Example: If in the 2022-23 tax year, you received rental income of £8,000, but had expenses worth £10,000, you would record a £2,000 loss for the year. If you went on to make rental profits of £5,000 in the 2023-24 tax year, you could deduct your previous £2,000 loss, so you’d only owe tax on rental profits of £3,000.

Other Taxes

Buying a Property - Stamp Duty

You pay Stamp Duty Land Tax when you buy residential property costing over £250,000. The amount you pay depends on when you bought the property, how much you paid and whether you’re eligible for relief or exemption. Your accountant will be able to give you advice on how to save on your SDLT.

Rates: If you own more than one residential property after the purchase, as most landlords will, you will usually pay an additional 3% on top of these rates.

Property Value


Up to £250,000


£250,000 - £925,000


£925,001 - £1.5 million


Above £1.5 million


Example: If you own a house which is your main residence. On the 23 September 2022 you buy an additional residential property for £300,000. On completion of the purchase, you own more than one property, so the SDLT you owe on the purchase will be calculated as follows: 3% on the first £250,000 = £7,500 8% on the final £50,000 = £4,000 Total SDLT = £11,500

Selling a Property - Capital Gains

If you sell any property other than your principal residence at a profit, you will usually have to pay Capital Gains Tax (CGT).

HMRC have recently confirmed that landlords who sell a property are required to file a CGT return as well as reporting the sale on their self-assessment.

From April 2020 landlords had to file and pay within 30 days of the sale. This was extended to 60 days in April 2021.

You’ll need to file your CGT return using HMRC’s UK Property Disposal Service. If you have questions about CGT, please contact us for advice.

Each individual is given a capital gains tax free allowance per tax year, this is one allowance to be used against all gains made in the year, the rates are as follows:

2023/2024 = £6,000
2024/2025 = £3,000

Discussing your plans to sell with your accountant could save you thousands, depending on timings and other gains in the year.

If you are selling a property that you once occupied prior to letting then there are reliefs available that your accountant can calculate for you.

You get full or partial relief for:

  • the years you lived in the home

  • the last 9 months you owned the home - even if you were not living there at the time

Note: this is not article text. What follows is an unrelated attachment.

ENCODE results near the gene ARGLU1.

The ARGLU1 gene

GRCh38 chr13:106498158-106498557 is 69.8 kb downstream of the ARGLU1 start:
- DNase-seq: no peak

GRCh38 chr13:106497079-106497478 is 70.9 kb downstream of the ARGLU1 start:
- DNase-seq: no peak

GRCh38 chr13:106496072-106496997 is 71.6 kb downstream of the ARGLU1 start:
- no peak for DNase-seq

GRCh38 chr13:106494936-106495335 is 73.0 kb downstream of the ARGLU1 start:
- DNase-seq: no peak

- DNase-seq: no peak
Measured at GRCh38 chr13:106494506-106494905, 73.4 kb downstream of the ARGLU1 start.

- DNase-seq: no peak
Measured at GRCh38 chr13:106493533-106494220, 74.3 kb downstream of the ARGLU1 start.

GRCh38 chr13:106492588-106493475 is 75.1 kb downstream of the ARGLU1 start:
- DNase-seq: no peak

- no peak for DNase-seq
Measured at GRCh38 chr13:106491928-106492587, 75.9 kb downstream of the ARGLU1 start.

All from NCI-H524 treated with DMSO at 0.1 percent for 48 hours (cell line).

• any reason for periods adding up to 3 years

  • up to 4 years if you had to live away from home in the UK for work

  • any period if you were working outside the UK

The current rates of capital gains tax on the sale of investment companies by an individual is 18% if you are a basic rate taxpayer and 28% if you are a higher rate taxpayer. Capital gains tax is not paid by Limited Companies on the sale of a property, they would be charged corporation tax.

Principal Private Residence Relief

You do not pay capital gains tax on a property which you own and occupy as your main residence, this is called Principal Private Residence Relief.

If you are selling a property that you own and once occupied but now let, you will need to speak to your Accountant to discuss the reliefs available to you to reduce your capital gains tax on the sale of the property.

Selling a Property - Inheritance tax

When the inevitable happens and you pass your properties on this will form part of your estate, Inheritance Tax (IHT) is charged at 40% on the value of your estate over the threshold. The net equity in your investment properties will be included as an asset in your estate for IHT purposes.

The nil rate band is £325,000 and the residence nil rate is £175,000, the nil rate band increases to £500,000 if you’re leaving your main home to your children or grandchildren. This can rise to £1 million for married couples.

Inheritance tax planning as a property investor

Your specific circumstances will affect your tax planning strategy, and we strongly advise that you discuss it in detail with your accountant before taking any action. That said, there are some things most property investors can do to reduce IHT liability.

  • Make a will: without a will your assets will be distributed according to the intestacy rules, and may be liable to IHT that could otherwise have been avoided.

  • Keep below the IHT threshold: The nil rate band and Main Residence Transferable Allowance together mean a married couple could pass up to £1 million worth of property free of IHT.

  • Give assets away: Gifts given at least seven years before you die are free of IHT. If you die within seven years IHT is payable on a sliding scale – so acting early will potentially save money. You can also gift £5,000 free of IHT on the occasion of a child’s wedding.

  • Consider Capital Gains Tax (CGT): if you give away assets that have fallen in value since purchase, they can be passed on without attracting CGT.

  • Place assets into a trust: assets placed into a trust will not form part of your estate on death and will avoid IHT. You could create a trust for your children when they reach the age of 18 for example. The use of an “interest in possession” trust may allow you to take an income from assets whilst protecting them from IHT.

  • Take out life insurance: You can cover potential liability for IHT by taking out life insurance and placing the policy in a trust to ensure it’s paid outside your estate.